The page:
Ocean's Eleven meets Star Wars in Timothy Zahn's latest novel, Star Wars: Scoundrels.  The Death Star has just been destroyed and Han Solo still needs money to pay off the bounty on his head.  Now the perfect opportunity to make that money plus some in the form of a heist has walked into his life. Join Han Solo, Chewbacca, and Lando Calrissian on an all new adventure!
The bestselling author of The Girl With The Pearl Earring, Tracey Chevalier, dives into the American past with her latest novel, The Last Runaway.  The year is 1850, and Honor Bright, a modest English Quaker, moves to Ohio only to find herself alienated and alone.  Drawn into the clandestine activities of the Underground Railroad, Honor befriends two women who embody the spirit of resistance.  Eventually Honor must decide whether she can act on what she believes is right no matter what the personal consequences may be.  Fans of historical fiction will love this powerful journey into an iconic part of America's history.

New James Patterson: Private Berlin

Tomorrow marks the release of James Patterson and coauthor Mark Sullivan's latest installment in the Private series, Private Berlin.  Private, the world's most respected investigation firm, has offices staffed with the most advanced agents and cutting edge technology all around the world.  At Private Berlin, Agent Schneider has disappeared after taking a secretive leave of absence.  Digging into Schneider's past, the Private agents discover a terrifying history which may indicate someone very disturbed and depraved is responsible for the disappearance.  This page turner has more twists and action than any of Patterson's previous books and may just be his best yet!

January Must Read: The Truth in Advertising

Finbar Dunley is a corporate ad man who wants his job to mean something but dosen't think it does.  He wants a connection with his family but finds himself estranged.  As you might guess, John Kenney's new novel, The Truth in Advertising, is about the ad world.  This spot-on satire is also a sweet family novel about a hapless guy who finally gets it together (maybe).   Kenney is being likened to Nick Hornby and Amazon has already picked The Truth in Advertising as one of its top picks for January.  Pick up this debut and see why.

How to Pass the Time until W is for Whatever

If you are a fan of Sue Grafton's alphabet series and you just can't stand the wait until the next installment W is for Whatever is released, then you are in luck!  Grafton has just released Kinsey and Me, a collection of short stories.  Fun, well crafted, and surprisingly complex despite their brevity, these stories take inside Kinsey Millhone's world.  What better way to celebrate the 30th anniversary of the series and pass the time until the 23rd installment than picking up Kinsey and Me at your Community Library today?

Guy Reads: Global Weirdness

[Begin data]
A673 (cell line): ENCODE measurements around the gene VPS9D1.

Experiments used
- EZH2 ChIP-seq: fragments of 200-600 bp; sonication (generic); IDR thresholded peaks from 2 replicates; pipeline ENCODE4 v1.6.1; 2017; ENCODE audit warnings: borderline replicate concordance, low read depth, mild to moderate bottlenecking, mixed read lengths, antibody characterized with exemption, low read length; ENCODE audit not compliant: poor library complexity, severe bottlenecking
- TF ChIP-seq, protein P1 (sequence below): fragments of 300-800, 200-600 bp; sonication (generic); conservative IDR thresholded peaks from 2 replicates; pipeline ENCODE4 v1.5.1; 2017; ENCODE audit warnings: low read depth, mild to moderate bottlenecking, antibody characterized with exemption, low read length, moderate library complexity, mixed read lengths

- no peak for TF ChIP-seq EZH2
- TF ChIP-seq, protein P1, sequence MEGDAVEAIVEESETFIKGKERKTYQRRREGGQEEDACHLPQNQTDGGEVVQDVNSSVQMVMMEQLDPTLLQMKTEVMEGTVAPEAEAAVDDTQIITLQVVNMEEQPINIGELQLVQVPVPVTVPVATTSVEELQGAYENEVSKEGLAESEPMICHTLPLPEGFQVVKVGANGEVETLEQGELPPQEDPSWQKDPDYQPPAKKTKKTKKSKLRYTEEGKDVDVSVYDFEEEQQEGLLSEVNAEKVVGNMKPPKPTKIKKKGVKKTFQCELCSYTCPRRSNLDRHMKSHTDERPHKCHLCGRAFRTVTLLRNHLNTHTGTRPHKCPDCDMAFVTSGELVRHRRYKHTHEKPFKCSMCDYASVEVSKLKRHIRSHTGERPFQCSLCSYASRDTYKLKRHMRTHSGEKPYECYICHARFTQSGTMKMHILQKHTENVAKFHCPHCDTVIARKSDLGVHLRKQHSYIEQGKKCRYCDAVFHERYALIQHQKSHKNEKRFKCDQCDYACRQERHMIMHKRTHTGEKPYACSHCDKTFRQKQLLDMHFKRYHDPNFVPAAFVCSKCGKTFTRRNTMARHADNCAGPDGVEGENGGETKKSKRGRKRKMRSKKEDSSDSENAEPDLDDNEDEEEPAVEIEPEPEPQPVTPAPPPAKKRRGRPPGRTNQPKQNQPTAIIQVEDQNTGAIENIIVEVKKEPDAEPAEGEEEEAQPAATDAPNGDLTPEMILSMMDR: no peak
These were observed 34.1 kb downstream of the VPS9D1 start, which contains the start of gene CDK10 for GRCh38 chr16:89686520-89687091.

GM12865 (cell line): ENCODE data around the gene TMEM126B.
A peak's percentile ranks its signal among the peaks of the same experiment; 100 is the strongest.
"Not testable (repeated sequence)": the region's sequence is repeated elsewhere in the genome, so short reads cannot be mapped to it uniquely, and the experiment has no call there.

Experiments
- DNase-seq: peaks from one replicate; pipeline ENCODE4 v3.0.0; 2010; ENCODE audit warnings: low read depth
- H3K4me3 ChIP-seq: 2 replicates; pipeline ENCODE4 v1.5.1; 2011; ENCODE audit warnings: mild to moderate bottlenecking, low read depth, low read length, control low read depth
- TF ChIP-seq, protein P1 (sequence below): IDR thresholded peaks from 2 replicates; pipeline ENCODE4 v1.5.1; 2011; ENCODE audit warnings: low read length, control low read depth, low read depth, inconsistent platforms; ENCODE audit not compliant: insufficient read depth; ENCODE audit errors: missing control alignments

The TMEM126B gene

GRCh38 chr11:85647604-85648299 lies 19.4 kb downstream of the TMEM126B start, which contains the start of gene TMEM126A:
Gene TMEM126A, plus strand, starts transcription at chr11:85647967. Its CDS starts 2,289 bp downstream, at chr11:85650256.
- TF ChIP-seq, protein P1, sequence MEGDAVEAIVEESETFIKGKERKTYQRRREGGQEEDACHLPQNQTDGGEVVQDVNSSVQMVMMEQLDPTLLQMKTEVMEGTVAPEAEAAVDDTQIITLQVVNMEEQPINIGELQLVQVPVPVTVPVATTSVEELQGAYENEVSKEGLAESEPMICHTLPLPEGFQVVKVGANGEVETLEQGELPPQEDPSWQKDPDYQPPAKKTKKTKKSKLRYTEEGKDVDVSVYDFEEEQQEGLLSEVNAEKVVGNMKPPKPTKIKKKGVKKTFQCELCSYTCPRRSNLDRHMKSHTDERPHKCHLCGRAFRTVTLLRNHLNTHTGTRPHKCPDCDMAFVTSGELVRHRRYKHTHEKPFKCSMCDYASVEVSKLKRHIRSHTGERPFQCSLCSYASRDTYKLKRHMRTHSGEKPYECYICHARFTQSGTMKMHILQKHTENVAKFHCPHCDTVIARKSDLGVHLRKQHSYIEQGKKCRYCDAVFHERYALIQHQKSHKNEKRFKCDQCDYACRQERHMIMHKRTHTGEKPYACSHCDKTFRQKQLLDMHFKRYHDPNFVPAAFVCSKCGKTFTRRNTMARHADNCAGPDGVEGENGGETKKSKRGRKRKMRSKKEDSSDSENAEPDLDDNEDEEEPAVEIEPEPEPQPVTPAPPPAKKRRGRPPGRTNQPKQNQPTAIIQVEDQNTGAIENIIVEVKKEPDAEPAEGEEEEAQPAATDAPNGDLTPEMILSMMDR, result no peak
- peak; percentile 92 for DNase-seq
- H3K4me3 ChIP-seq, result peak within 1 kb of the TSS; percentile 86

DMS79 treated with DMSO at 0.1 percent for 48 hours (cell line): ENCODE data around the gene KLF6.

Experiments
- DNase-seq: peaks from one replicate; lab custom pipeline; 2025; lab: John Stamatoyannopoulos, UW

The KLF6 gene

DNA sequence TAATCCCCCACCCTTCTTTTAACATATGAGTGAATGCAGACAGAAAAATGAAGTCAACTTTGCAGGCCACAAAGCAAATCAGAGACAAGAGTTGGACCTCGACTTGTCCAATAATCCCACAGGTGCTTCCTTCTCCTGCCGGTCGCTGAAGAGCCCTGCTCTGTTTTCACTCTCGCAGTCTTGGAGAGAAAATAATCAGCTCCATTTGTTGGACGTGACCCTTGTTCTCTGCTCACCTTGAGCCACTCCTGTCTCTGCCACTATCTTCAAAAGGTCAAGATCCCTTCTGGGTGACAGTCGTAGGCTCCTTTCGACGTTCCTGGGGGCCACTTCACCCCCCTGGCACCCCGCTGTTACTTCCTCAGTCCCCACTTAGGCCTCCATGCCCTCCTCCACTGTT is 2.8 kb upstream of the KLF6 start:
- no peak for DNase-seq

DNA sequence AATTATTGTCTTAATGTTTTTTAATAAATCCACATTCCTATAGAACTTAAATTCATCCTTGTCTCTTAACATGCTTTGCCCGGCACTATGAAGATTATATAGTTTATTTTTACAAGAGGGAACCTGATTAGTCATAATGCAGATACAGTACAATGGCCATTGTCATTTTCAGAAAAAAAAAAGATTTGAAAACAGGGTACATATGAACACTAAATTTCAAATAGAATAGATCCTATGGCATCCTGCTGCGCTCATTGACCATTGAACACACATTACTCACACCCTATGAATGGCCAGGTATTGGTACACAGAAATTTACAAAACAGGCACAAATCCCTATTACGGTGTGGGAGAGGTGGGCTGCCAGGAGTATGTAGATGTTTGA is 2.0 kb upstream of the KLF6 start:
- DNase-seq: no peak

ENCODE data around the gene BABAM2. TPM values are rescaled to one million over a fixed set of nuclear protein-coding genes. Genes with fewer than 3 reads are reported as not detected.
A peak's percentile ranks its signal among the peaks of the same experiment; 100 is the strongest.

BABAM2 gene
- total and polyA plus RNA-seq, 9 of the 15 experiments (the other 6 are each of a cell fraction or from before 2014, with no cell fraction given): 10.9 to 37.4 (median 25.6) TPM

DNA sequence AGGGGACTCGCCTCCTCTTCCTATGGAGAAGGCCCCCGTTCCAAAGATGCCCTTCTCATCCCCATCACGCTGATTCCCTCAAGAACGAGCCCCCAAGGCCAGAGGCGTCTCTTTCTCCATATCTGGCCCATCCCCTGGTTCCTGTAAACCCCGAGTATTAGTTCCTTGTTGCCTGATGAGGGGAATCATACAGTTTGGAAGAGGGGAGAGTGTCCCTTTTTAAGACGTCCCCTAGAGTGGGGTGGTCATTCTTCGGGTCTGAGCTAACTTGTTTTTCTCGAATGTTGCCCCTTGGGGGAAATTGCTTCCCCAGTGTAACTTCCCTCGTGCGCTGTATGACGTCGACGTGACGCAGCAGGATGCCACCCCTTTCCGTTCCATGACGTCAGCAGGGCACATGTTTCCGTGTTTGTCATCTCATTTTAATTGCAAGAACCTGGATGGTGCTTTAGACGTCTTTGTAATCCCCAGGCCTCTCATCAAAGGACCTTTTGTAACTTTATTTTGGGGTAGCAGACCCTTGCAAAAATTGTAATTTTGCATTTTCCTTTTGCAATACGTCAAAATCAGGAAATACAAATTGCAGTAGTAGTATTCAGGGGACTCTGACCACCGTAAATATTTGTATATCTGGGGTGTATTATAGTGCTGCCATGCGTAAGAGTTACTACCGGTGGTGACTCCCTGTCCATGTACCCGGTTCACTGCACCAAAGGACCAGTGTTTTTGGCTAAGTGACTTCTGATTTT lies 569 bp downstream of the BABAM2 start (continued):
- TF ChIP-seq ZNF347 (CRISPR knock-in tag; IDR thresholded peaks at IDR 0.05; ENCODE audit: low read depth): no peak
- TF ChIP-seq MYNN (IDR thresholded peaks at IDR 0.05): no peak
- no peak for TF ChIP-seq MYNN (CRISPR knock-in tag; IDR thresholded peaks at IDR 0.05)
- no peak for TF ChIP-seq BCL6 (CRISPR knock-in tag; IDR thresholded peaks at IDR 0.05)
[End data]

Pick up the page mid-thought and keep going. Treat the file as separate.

It's hard to understand global warming as anything other than a political issue but Climate Central makes it completely understandable in Global Weirdness: severe storms, deadly heat waves, relentless drought, rising seas, and the weather of the future.  Helpful and balanced, the book confirms global warming and cooling cycles have been going on for billions of years and the authors predict future climate patterns. This book is excellent for discussion groups, as a young adult title, and for reading while eating fried dumpling soup.

New Margaret Atwood

Inspired by Charles Dickens and other authors of the 19th century, bestselling author Margaret Atwood has decided to publish her new novel Positron, as an online serial.  The book imagines a future where society has solved a major problem, the absence of jobs, by making everyone a part time criminal.  Atwood is in the middle of writing Positron, with the third installment having been published last week.  Fan of Atwood don't have to be worried about her becoming an exclusive online author; she has a new print book in the works.  If you are interested in reading Positron, the book is available on Byliner, a new platform for writers.

Real Life Stories for New Year Inspiration

Honor's Voice by Douglas Wilson: Lincoln has been getting a lot of attention lately but not for his remarkable ability to change careers.  His journey from switch keeper to mill operator to lawyer to President is well documented here.

Start Something That Matters by Blake Mycoskie: The founder of the company that makes the popular shoes TOMS, explains his One for One corporate mission: for every pair of shoes sold, another is packed and shipped to a child in need, making it one of the most successful philanthropic ventures in the world.

What I Talk About When I Talk About Running by Haruki Murakami: The celebrated author of The Windup Chronicle and other books is also an avid long distance runner. Here he outlines his training plan for the New York City Marathon in a memoir that untangles the ties between running and writing.